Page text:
The metadata and files (if any) are available to the public.
CSIRO Land & Water
ASRIS data manager
CLSD DAFF/ACLEP 2009-10/(C2009/10948)
The Australian Collaborative Land Evaluation Program (ACLEP) was established in 1992 and is a proven model for national cooperation, collaboration and effective multi-jurisdictional activity. ACLEP is a partnership between CSIRO Land and Water, the Australian Government Department of Agriculture and the state and territory agencies responsible for ... moreland resource assessment. It provides a focus for the collection, collation, management, dissemination and analysis of nationally consistent, integrated data and information on soil and land resources. It provides input to national assessments of the consequences of land resource use and management.
ACLEP delivers on a vision that “natural resource management in Australia is underpinned by appropriate soil and land resource information and knowledge to ensure sustainable economic and environmental systems”.
ACLEP is currently funded by the Australian Government Department of Agriculture and CSIRO. States and territories provide significant resources in support of ACLEP projects and activities. ACLEP is managed through the CSIRO National Soil Information Centre and is directed and coordinated through the National Committee for Soil and Terrain (NCST). The NCST has representatives from all State, Territory and Australian Government agencies with mandated responsibility for soil and land information. DAFF provides secretariat support to the NCST. less
The Australian Soil Resource Information System (ASRIS) provides online access to the best available soil and land resource information in a consistent format across the country. ASRIS has been developed for a broad range of users including natural resource managers, educational institutions, planners, researchers, and community groups. The initial... more phase of ASRIS has had an emphasis on data acquisition to ensure the continuity of a national dataset. A set of interpretations are currently being developed to demonstrate ASRIS's capabilities.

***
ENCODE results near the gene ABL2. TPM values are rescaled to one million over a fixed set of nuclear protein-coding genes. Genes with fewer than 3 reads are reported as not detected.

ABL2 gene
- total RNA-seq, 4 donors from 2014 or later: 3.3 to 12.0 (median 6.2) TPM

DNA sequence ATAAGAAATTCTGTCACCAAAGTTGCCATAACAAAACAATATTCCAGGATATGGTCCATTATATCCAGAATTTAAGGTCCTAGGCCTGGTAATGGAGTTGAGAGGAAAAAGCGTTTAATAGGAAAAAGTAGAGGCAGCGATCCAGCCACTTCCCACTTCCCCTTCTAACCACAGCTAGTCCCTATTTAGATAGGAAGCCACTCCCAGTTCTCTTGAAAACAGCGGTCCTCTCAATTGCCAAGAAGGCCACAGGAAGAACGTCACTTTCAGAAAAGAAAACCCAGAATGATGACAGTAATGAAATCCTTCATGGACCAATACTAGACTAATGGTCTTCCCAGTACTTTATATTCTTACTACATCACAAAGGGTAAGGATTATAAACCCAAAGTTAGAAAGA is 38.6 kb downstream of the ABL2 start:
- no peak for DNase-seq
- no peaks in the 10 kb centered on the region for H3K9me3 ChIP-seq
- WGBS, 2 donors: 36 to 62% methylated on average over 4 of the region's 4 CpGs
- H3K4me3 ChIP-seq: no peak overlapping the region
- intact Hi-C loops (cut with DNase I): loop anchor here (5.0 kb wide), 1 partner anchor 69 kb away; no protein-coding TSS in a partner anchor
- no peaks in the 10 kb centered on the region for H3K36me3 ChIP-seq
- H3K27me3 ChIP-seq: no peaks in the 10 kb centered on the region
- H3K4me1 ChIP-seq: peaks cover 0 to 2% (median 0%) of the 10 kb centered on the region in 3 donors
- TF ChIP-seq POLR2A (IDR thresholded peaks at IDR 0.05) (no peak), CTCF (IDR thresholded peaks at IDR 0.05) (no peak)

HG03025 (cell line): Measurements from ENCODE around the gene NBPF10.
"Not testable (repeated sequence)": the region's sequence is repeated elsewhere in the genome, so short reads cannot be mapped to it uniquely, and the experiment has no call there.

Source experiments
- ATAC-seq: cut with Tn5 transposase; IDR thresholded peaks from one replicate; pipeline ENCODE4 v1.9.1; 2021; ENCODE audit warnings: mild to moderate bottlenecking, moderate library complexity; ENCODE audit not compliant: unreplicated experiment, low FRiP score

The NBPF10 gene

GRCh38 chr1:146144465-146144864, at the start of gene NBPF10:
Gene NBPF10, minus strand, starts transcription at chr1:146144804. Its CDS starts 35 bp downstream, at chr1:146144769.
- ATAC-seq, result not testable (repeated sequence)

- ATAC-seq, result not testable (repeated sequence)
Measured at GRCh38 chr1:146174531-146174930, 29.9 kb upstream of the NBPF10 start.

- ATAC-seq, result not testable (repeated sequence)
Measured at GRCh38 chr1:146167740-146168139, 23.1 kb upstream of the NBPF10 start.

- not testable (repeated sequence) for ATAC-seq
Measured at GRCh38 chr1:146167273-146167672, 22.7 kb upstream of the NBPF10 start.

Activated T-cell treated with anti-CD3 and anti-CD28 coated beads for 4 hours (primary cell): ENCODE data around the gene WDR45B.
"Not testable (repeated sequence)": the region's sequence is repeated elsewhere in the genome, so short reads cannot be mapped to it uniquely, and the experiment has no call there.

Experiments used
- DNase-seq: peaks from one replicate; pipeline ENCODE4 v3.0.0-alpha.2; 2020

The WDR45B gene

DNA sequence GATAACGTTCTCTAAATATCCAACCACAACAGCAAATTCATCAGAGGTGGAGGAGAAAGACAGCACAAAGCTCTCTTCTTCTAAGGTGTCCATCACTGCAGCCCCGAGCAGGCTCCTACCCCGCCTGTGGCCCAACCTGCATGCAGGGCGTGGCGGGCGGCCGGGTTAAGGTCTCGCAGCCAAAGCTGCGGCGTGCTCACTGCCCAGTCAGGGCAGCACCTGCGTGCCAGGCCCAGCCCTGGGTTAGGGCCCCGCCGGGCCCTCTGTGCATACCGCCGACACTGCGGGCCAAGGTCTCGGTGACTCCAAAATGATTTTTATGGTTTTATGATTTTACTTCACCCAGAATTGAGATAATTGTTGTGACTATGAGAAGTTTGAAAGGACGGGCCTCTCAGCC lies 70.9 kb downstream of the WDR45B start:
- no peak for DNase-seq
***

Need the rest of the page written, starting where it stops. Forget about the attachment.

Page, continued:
ASRIS uses a hierarchy of mapping units with seven levels. The upper three levels provide descriptions of soils and landscapes across the complete continent. Lower levels provide more detailed information where field surveys have been completed. A consistent set of land qualities is described for map units (tracts). Descriptions from the lowest level feed into summaries at higher levels. Information relates to soil thickness, water storage, permeability, salinity, fertility, and erodibility. ASRIS includes a soil profile database with fully characterized and representative sites.
Estimates of uncertainty are a feature of the system. A distinction is made between attribute uncertainty (due to measurement for a given soil material) and spatial uncertainty (due to natural variation across a landscape). These estimates are provided to encourage formal analysis of the uncertainty of predictions generated using ASRIS data (e.g. crop yield, runoff, land suitability). ASRIS is being released in stages. At the end of 2007 the upper levels will be completed across the country. There will be a restricted coverage at lower levels. Data will also be available for approximately 10,000 representative profiles. less